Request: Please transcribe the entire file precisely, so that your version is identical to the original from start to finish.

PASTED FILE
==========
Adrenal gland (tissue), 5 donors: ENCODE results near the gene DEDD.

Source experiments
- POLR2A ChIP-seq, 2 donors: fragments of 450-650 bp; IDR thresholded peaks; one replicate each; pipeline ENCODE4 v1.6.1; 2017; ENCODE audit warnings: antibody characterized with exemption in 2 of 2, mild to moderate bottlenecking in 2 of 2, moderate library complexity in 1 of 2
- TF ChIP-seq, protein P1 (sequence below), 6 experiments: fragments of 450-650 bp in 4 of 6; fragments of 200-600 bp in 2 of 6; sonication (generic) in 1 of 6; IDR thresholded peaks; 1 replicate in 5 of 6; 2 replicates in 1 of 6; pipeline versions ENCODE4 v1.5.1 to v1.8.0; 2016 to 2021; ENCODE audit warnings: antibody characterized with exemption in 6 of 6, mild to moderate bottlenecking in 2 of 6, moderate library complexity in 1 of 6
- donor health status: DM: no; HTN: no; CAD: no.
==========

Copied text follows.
Adrenal gland (tissue), 5 donors: ENCODE results near the gene DEDD.

Source experiments
- POLR2A ChIP-seq, 2 donors: fragments of 450-650 bp; IDR thresholded peaks; one replicate each; pipeline ENCODE4 v1.6.1; 2017; ENCODE audit warnings: antibody characterized with exemption in 2 of 2, mild to moderate bottlenecking in 2 of 2, moderate library complexity in 1 of 2
- TF ChIP-seq, protein P1 (sequence below), 6 experiments: fragments of 450-650 bp in 4 of 6; fragments of 200-600 bp in 2 of 6; sonication (generic) in 1 of 6; IDR thresholded peaks; 1 replicate in 5 of 6; 2 replicates in 1 of 6; pipeline versions ENCODE4 v1.5.1 to v1.8.0; 2016 to 2021; ENCODE audit warnings: antibody characterized with exemption in 6 of 6, mild to moderate bottlenecking in 2 of 6, moderate library complexity in 1 of 6
- donor health status: DM: no; HTN: no; CAD: no.